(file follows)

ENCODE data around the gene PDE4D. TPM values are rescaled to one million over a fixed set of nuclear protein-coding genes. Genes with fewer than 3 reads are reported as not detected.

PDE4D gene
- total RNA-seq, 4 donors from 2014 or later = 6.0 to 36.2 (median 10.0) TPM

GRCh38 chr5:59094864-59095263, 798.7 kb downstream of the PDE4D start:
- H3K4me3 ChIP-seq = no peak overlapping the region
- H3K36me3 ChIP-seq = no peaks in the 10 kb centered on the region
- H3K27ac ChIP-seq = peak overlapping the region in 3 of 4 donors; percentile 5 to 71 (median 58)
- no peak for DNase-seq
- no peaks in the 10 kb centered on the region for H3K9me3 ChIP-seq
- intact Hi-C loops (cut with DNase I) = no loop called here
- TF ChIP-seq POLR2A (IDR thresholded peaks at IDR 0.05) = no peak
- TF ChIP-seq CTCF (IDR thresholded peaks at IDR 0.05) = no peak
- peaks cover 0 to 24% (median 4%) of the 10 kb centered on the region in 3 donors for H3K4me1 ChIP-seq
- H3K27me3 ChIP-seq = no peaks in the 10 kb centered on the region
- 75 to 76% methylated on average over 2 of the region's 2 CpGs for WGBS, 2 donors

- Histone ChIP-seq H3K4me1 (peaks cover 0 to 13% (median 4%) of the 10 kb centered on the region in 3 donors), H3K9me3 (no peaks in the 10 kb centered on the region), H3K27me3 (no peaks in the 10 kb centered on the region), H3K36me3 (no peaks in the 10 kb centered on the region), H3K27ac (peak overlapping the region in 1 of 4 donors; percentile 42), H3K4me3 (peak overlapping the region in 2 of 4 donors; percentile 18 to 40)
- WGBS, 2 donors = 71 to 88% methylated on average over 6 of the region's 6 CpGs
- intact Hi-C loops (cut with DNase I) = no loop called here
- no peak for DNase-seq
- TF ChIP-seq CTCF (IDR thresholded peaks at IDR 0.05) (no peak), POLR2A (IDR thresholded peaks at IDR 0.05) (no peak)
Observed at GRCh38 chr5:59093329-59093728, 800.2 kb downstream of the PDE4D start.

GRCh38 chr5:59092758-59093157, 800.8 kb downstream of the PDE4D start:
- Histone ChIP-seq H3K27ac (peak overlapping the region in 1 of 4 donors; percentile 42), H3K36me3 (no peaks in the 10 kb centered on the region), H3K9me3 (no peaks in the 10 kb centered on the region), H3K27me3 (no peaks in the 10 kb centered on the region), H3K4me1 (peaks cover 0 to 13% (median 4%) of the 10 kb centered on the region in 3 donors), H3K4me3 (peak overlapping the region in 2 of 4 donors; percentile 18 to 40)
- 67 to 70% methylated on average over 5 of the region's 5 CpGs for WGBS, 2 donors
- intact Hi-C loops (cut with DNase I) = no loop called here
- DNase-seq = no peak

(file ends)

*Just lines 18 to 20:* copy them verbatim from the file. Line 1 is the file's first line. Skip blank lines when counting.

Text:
- intact Hi-C loops (cut with DNase I) = no loop called here
- no peak for DNase-seq
- TF ChIP-seq CTCF (IDR thresholded peaks at IDR 0.05) (no peak), POLR2A (IDR thresholded peaks at IDR 0.05) (no peak)